Ongoing UK Research Problems (4) – Royal Charter No More?
(June 29th, 2017) Independent of Brexit uncertainties, Jeremy Garwood reports on a number of other UK government policy changes and plans that are already changing the UK research labscape.
Critics of the UK’s new Higher Education and Research Bill were alarmed to discover that the huge new research institution, UK Research and Innovation (UKRI), would not be given a Royal Charter status. A Royal Charter is a centuries-old British legal instrument issued by the monarch. The oldest dates from 1066, and around 1,000 have been issued since then. In the UK, Royal Charters serve to protect public bodies (including the British Broadcasting Corporation, BBC) from direct political interference by government ministers.
The absence of a Royal Charter status for UKRI could result in “a significant weakening” of the current protections this status has conferred upon each of the research councils. In effect, the seven research councils would now be downgraded to “research committees” within UKRI. Without a Royal Charter, James Wilsdon said, this would mean that “any changes in the naming or remit of the research committees would no longer require parliamentary debate, but could be made through ‘a statutory instrument … laid before, and approved by a resolution of, each House of Parliament.’ Given the frequency with which such statutory instruments are used, this means that changes could be rubber stamped in an undebated vote.”
Wilsdon, professor of research policy at Sheffield University, quoted a senior figure in the research councils who lamented that: “There’s been an unhelpful emphasis from Nurse onwards that no-one in the research community should panic, that this isn’t a merger, and the reforms won’t substantively change anything. But now it’s clear that this is, in any meaningful sense, a merger. And that it gives ministers permission to further merge, rearrange or abolish the research committees at a later stage”.
Less high profile than the drama of the Brexit Referendum last year and the ensuing summer plots and treachery that saw David Cameron replaced by Theresa May as the UK’s Prime Minister, the Higher Education and Research Bill began to make its way through the House of Commons. However, the parliamentary debate by MPs soon began to reinforce worries for the future of British science. In October, an editorial in Nature urged scientists to “Stand up for UK research freedom!”. Noting that the bill amounted to the biggest shake-up in UK research and higher education for more than a generation, Nature warned that “the bill rips up an 800-year-old settlement between the nation’s scholars and the state. It opens the door to unacceptable political interference. It must be resisted.”
At the moment, scientists have a right in law “to choose what to work on without unwarranted steering or instruction from government”. But without the protection of Royal Charter status, government could dictate research priorities. “Many scientists may not know it, but the Royal Charters of their universities help public funds for research and teaching to come with few strings attached. The University of Cambridge received its Royal Charter in 1231, and dozens of other universities have been granted them since. Royal Charters also govern each of the seven discipline-based research councils,” Nature wrote. However, all this would change when the bill dissolved the seven individual councils, and replaced them with UKRI, a body without a Royal Charter. “The UK government would give itself the direct right to create and dissolve whole areas of research funding. At present, the risk to the autonomy of science and research is theoretical, but the implications for academic freedom are troubling.”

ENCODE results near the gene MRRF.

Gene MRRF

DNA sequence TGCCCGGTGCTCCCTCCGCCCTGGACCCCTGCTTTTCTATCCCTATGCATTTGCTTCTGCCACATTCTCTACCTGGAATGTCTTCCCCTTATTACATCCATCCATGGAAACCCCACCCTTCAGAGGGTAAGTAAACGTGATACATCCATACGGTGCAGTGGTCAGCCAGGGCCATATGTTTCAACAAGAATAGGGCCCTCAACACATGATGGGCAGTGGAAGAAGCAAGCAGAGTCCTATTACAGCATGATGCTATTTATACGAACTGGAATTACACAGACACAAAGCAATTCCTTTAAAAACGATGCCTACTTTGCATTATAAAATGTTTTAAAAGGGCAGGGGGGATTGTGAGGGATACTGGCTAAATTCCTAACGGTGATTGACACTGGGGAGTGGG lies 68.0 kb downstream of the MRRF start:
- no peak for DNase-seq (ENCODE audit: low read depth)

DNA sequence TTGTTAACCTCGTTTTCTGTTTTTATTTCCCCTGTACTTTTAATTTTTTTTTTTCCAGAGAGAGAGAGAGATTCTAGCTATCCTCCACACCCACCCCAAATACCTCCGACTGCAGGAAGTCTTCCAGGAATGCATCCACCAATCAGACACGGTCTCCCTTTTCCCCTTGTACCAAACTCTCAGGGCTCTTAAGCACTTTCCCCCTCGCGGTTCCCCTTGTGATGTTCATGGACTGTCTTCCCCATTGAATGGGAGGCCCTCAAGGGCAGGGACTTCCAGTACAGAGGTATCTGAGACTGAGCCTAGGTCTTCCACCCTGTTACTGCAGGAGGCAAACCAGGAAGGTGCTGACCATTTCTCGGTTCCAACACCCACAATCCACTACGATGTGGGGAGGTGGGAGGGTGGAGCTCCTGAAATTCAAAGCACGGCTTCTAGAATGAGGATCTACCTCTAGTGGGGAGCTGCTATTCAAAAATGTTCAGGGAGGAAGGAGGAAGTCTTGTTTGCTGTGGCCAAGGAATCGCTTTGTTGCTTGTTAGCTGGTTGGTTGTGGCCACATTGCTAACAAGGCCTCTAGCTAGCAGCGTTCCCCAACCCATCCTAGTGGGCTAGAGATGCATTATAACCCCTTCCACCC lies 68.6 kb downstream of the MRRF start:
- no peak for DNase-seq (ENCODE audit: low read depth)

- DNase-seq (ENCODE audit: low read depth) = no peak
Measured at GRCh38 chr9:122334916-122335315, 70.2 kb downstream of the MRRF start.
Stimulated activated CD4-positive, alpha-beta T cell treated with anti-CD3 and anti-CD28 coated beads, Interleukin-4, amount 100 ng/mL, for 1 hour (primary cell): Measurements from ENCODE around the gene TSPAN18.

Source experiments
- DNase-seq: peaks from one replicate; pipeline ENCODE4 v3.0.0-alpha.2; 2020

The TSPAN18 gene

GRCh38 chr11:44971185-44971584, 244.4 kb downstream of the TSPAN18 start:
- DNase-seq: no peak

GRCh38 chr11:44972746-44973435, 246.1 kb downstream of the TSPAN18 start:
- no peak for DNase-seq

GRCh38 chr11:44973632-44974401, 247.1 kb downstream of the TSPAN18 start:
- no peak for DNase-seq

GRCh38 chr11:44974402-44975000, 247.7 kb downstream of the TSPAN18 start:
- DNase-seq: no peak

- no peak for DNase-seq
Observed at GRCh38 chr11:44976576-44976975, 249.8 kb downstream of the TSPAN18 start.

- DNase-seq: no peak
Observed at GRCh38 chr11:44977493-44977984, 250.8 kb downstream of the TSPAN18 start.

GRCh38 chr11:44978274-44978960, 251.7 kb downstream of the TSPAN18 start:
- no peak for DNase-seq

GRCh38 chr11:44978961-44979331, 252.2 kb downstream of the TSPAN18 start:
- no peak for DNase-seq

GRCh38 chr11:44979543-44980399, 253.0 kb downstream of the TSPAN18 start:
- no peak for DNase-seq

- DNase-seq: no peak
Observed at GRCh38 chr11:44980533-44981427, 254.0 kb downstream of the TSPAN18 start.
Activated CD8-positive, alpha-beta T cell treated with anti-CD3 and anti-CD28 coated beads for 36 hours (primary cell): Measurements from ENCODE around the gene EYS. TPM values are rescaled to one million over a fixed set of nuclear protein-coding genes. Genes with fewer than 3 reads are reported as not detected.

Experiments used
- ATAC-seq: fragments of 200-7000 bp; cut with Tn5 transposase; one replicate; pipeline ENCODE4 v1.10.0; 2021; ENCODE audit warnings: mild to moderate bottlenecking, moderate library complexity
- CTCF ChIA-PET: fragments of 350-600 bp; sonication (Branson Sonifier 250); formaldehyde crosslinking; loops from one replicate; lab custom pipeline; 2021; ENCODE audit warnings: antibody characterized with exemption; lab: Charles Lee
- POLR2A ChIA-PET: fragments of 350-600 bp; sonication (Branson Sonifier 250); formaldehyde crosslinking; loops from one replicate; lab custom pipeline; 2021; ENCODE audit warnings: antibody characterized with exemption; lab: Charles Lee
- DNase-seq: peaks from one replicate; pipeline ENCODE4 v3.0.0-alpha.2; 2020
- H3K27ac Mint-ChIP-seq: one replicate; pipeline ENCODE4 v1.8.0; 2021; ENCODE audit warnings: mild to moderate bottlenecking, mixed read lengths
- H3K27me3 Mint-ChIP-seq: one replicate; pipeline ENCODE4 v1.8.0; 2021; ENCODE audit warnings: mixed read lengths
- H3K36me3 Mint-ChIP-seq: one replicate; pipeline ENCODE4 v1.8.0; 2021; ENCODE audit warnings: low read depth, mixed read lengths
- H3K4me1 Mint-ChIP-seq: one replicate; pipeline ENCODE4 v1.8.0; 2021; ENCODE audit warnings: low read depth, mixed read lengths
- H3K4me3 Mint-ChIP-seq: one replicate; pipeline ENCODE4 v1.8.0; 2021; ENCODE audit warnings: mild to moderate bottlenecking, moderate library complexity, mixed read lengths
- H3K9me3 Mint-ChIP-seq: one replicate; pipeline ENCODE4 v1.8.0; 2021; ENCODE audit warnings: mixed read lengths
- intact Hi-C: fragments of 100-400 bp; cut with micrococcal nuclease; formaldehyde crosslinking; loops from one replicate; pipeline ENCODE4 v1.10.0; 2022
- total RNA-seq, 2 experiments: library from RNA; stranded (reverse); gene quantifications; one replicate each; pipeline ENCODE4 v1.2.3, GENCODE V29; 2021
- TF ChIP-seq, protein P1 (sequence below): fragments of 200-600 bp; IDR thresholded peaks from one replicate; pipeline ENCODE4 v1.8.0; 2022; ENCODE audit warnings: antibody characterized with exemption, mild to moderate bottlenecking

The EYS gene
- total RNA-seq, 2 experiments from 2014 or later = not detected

Furthermore, Nature noted that the bill also proposes to “override the Royal Charters of universities.” This would happen with the establishment of another governmental body, the Office for Students. In addition to changes in research, the Bill aims to make it easier for private companies to set up new, for-profit universities (currently, all but one of the UK universities is public). The Office for Students would regulate the expected flood of new private universities, as well as existing publicly funded ones. “So even for those universities that have a Royal Charter, the creation of the Office for Students would effectively make that document worthless. Why does this matter? As the draft legislation makes clear, ministers would then be able to suggest courses for universities to teach.”
The Nature editorial finished with a clear warning of what was happening: “Make no mistake. Britain’s first all-Conservative government in 20 years sees science and higher education as vestiges of the Big State. If its proposals become law, the government will upend globally accepted norms that protect independence and self-determination in science and higher education. If scientists and their representative organisations don’t want that to happen, they need to speak up — and do it now!”
In the House of Lords, growing parliamentary resistance to the Higher Education and Research Bill could force some changes before it became law but, as discussed in the next part, the government now used promises of lots more money to disarm the opposition.